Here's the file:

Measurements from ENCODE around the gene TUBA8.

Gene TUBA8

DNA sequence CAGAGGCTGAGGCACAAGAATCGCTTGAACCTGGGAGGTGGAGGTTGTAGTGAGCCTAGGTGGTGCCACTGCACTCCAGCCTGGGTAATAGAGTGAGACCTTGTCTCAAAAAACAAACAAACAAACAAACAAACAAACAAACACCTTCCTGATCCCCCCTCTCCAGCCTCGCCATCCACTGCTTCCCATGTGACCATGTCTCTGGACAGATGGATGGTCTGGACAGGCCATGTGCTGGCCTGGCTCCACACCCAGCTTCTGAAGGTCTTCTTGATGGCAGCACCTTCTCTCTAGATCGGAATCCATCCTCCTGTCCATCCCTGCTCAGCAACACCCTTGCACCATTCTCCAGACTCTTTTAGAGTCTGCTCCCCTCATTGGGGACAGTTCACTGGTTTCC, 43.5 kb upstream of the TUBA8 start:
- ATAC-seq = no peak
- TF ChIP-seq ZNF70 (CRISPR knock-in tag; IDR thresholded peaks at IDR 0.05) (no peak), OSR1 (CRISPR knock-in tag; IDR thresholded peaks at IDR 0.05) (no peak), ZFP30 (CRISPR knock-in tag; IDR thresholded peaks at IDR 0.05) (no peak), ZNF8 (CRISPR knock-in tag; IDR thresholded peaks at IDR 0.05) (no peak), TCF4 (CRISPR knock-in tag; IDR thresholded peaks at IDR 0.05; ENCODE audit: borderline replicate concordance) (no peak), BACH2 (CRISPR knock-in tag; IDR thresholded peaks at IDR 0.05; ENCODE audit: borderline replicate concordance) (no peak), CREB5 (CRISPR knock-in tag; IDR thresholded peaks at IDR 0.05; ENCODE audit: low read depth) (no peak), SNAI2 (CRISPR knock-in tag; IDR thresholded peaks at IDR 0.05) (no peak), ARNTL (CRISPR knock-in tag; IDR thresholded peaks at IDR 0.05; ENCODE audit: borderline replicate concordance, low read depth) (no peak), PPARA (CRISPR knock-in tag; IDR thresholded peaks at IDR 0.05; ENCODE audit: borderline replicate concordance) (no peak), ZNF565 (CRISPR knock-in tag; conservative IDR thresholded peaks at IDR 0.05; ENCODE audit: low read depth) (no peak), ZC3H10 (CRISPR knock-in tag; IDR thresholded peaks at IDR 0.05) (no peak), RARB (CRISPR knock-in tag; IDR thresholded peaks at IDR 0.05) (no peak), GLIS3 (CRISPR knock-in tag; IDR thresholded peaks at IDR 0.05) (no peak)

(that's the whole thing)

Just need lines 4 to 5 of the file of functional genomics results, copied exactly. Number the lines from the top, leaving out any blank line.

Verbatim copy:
- ATAC-seq = no peak
- TF ChIP-seq ZNF70 (CRISPR knock-in tag; IDR thresholded peaks at IDR 0.05) (no peak), OSR1 (CRISPR knock-in tag; IDR thresholded peaks at IDR 0.05) (no peak), ZFP30 (CRISPR knock-in tag; IDR thresholded peaks at IDR 0.05) (no peak), ZNF8 (CRISPR knock-in tag; IDR thresholded peaks at IDR 0.05) (no peak), TCF4 (CRISPR knock-in tag; IDR thresholded peaks at IDR 0.05; ENCODE audit: borderline replicate concordance) (no peak), BACH2 (CRISPR knock-in tag; IDR thresholded peaks at IDR 0.05; ENCODE audit: borderline replicate concordance) (no peak), CREB5 (CRISPR knock-in tag; IDR thresholded peaks at IDR 0.05; ENCODE audit: low read depth) (no peak), SNAI2 (CRISPR knock-in tag; IDR thresholded peaks at IDR 0.05) (no peak), ARNTL (CRISPR knock-in tag; IDR thresholded peaks at IDR 0.05; ENCODE audit: borderline replicate concordance, low read depth) (no peak), PPARA (CRISPR knock-in tag; IDR thresholded peaks at IDR 0.05; ENCODE audit: borderline replicate concordance) (no peak), ZNF565 (CRISPR knock-in tag; conservative IDR thresholded peaks at IDR 0.05; ENCODE audit: low read depth) (no peak), ZC3H10 (CRISPR knock-in tag; IDR thresholded peaks at IDR 0.05) (no peak), RARB (CRISPR knock-in tag; IDR thresholded peaks at IDR 0.05) (no peak), GLIS3 (CRISPR knock-in tag; IDR thresholded peaks at IDR 0.05) (no peak)